Choosing Some Drumsticks?
Finding the best drumsticks can be hard for any drummer. With so many choices, where do you even begin? We can help you find the right sticks!
The Mother-load Of Sticks
The best drumsticks are the following 10 based on ratings, reviews, and versatility:
- Promark Classic Forward
- Vic Firth American Custom Drumsticks – General
- PROMARK Japanese White Oak Drumsticks
- Vic Firth American Classic Extreme Drumsticks
- Vater Power Sugar Maple
- Ahead Rock Drumsticks
- Promark Hot Rod Sticks
- Zildjian Black DIP Drumsticks
- Promark FireGrain
- Vater Nude Series Drumsticks
Stick Choices Galore..
While these drumsticks all have a proven track record, I wanted to go into why each one is great!
Different sized sticks will be discussed, with an emphasis on some the most popular sizes, although you always have other options. The best thing for you might not be for someone else, so let’s get to gettin’!
The Best Drumsticks Explained
1. Promark Classic Forward Drumsticks
Promark sticks are a great choice for any drummer and for a good reason! Founded in 1957, they make mallets and sticks to fit any drummer playing any style and each pair is made from high-quality materials.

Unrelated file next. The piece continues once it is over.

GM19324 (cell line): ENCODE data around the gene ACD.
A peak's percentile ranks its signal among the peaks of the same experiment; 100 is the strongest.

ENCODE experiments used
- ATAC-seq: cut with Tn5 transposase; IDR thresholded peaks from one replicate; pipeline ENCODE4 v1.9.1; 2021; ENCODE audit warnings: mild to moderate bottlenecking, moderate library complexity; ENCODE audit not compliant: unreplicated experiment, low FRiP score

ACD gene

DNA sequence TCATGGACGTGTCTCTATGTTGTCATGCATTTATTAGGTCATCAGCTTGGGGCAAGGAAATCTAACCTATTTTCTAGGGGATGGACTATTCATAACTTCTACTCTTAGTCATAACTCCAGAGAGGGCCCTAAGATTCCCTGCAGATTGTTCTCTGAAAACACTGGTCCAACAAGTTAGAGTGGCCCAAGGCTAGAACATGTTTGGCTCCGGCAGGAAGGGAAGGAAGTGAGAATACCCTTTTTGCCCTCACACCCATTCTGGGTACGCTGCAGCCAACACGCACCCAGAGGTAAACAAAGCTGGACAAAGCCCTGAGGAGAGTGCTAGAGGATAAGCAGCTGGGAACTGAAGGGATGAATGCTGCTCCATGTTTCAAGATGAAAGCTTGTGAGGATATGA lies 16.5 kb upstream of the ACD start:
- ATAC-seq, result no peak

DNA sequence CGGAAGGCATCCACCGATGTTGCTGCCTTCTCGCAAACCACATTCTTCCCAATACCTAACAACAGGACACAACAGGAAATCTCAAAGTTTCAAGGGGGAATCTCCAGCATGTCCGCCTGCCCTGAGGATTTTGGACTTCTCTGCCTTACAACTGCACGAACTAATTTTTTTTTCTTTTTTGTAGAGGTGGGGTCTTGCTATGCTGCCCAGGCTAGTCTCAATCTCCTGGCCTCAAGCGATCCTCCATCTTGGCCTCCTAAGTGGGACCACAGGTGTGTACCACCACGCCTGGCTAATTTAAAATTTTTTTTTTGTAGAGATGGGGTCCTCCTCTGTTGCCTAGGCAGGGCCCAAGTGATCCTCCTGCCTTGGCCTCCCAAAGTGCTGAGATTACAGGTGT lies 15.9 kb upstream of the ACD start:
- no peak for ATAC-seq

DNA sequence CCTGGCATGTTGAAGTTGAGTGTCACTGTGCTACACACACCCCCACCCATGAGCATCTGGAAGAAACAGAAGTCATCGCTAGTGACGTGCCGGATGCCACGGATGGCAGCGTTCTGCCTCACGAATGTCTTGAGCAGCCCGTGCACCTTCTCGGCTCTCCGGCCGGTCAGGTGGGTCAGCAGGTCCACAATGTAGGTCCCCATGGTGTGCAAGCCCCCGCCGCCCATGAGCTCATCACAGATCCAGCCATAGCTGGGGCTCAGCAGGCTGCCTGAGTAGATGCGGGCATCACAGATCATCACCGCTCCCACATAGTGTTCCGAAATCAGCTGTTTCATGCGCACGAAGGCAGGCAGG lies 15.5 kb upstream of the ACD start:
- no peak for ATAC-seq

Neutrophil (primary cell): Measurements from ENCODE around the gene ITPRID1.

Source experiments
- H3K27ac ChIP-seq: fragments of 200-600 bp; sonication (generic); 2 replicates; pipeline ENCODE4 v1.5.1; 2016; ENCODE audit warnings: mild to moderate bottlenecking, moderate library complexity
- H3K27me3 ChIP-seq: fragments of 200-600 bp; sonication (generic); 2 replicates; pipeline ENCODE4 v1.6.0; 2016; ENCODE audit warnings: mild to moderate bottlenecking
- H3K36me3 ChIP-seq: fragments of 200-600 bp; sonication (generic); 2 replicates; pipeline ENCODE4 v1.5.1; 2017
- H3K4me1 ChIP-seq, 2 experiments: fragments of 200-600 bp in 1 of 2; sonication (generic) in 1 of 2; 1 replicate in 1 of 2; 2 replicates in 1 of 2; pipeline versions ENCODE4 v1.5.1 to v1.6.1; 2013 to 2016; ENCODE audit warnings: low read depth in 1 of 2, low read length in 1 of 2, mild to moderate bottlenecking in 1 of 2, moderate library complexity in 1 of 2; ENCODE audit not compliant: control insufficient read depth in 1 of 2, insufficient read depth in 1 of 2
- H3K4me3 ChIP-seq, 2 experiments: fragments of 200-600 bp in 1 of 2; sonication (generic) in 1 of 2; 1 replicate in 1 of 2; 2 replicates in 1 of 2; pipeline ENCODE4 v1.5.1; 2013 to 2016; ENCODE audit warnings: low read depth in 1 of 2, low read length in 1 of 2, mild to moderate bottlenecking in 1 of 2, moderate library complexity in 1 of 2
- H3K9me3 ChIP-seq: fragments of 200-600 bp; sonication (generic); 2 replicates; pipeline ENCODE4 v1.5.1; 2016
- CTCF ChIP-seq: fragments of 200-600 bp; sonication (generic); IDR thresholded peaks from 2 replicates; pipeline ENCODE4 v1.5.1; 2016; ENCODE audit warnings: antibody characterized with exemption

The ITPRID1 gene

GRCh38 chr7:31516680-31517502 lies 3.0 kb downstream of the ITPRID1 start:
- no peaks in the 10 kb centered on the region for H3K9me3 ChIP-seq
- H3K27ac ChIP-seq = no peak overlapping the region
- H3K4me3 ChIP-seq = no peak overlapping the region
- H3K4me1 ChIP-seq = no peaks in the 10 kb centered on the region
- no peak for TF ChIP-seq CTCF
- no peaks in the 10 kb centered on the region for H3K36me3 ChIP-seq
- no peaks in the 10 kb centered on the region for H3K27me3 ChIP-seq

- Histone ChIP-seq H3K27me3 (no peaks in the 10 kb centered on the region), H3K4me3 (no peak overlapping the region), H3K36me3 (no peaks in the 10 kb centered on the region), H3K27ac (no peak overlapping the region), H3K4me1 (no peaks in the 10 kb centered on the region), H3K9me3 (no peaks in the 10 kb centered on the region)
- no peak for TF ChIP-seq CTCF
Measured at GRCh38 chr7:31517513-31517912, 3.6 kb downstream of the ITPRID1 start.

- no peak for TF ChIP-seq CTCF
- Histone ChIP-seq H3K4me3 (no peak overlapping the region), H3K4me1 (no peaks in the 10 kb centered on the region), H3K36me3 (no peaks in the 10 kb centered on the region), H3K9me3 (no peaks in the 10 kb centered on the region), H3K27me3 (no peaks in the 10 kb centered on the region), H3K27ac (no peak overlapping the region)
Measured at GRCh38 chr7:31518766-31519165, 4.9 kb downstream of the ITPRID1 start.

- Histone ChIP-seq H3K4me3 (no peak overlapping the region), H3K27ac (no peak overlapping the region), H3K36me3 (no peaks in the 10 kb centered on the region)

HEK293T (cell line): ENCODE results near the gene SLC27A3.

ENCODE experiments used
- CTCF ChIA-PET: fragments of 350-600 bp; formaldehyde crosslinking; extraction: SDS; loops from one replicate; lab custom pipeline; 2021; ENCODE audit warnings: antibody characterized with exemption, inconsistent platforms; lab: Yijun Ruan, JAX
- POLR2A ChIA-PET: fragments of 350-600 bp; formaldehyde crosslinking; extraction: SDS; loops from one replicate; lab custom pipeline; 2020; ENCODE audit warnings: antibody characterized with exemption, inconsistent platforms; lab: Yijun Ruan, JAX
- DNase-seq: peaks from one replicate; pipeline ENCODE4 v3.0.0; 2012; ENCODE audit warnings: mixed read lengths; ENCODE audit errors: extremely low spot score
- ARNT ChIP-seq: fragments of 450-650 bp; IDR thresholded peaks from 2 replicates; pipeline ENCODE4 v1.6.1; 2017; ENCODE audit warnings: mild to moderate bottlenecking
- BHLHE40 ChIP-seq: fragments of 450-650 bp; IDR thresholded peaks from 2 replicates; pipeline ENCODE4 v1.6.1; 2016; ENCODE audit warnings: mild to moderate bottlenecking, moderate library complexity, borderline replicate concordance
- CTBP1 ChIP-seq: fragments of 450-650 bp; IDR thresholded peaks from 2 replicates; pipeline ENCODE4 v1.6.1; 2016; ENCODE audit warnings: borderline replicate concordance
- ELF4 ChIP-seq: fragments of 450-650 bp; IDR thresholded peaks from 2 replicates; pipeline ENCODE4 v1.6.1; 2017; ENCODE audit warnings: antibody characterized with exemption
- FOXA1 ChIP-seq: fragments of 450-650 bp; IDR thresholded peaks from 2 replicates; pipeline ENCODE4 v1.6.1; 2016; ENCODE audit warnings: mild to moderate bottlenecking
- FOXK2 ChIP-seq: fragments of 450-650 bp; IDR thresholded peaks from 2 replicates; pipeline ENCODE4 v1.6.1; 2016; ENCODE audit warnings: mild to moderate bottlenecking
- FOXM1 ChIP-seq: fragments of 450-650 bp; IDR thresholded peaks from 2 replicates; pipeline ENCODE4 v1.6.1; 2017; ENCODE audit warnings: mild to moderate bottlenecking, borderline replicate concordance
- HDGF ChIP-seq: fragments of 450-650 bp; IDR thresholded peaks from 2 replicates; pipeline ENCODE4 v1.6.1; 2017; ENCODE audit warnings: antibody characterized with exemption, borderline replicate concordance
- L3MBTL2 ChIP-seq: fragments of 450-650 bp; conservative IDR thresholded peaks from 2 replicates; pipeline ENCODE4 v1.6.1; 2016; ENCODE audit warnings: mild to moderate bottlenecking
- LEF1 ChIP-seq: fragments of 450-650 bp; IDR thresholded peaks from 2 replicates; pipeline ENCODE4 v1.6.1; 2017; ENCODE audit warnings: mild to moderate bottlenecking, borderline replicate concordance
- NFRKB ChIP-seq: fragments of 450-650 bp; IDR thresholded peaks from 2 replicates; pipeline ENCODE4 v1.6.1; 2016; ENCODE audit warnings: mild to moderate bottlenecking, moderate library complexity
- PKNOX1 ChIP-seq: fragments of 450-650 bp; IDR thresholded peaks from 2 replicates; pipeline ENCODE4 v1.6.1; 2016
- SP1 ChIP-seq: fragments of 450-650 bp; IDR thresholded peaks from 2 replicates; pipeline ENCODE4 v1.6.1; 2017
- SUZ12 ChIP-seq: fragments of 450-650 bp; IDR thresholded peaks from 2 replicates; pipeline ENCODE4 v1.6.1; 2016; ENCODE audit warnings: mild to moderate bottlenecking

They use wood that’s not endangered, so you can rest assured knowing they’re making a great impact on the environment along with sturdy sticks!
These Promark Classic Forward sticks are a size 5a, which means these are some medium thinner sticks, which is a good option for many styles including rock, funk, fusion, and blues!
Although, they have different sizes if you don’t want 5a. They are make from hickory wood, featuring oval tips and a short taper, which again just means they are an all around versatile pair of sticks with increased power (longer taper is good for softer styles, while shorter taper is good for heavy hitters).
These have wood tips, but fear not, you can get some with nylon tips as well/instead! The length is 16″. Drummers have said these sticks are very durable and that the balance is perfect.